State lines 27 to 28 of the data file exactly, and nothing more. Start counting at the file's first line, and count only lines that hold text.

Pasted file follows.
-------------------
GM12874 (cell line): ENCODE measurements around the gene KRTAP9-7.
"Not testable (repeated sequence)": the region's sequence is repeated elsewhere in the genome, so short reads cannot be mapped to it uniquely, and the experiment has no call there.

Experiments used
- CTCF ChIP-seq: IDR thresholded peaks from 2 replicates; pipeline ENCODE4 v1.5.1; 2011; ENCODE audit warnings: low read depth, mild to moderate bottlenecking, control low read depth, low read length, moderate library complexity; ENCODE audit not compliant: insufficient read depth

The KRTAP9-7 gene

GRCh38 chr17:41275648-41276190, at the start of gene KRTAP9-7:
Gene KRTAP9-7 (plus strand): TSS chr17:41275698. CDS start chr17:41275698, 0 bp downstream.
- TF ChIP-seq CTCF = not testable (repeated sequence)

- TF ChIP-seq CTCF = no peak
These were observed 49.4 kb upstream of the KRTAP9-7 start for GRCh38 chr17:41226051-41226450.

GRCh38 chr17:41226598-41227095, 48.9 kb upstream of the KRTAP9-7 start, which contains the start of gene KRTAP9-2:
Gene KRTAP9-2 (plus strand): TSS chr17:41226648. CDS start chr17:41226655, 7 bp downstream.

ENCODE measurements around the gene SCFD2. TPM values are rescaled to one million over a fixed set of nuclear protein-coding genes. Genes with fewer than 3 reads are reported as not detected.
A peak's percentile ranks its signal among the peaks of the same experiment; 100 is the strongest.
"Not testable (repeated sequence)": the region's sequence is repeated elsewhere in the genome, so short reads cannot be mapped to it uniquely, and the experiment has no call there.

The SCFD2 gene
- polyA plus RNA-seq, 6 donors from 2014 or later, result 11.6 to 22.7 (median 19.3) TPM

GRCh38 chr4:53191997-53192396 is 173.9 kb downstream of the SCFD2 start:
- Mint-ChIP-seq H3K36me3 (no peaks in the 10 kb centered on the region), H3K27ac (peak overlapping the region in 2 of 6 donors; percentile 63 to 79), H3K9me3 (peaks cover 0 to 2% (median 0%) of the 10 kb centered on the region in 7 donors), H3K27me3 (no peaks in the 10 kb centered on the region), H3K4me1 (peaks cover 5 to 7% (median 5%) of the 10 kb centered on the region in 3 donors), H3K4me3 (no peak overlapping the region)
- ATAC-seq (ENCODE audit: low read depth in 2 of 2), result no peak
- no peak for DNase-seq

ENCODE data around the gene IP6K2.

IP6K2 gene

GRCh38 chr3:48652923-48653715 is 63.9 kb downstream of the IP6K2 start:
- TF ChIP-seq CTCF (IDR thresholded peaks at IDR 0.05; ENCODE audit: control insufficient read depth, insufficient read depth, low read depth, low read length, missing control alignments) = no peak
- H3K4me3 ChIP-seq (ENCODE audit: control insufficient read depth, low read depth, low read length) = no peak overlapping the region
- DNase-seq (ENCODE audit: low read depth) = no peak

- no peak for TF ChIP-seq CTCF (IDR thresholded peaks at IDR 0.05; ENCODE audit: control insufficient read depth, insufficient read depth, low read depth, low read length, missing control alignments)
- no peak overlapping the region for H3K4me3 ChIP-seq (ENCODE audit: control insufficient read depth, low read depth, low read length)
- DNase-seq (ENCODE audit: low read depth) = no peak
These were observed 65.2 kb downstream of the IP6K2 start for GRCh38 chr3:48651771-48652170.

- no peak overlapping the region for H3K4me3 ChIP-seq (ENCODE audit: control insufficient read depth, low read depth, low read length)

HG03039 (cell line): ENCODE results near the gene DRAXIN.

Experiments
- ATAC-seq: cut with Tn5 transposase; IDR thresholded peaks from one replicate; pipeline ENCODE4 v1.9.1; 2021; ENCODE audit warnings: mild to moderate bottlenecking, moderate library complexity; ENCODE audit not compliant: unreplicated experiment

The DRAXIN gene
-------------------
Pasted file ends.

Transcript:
- DNase-seq (ENCODE audit: low read depth) = no peak

- no peak for TF ChIP-seq CTCF (IDR thresholded peaks at IDR 0.05; ENCODE audit: control insufficient read depth, insufficient read depth, low read depth, low read length, missing control alignments)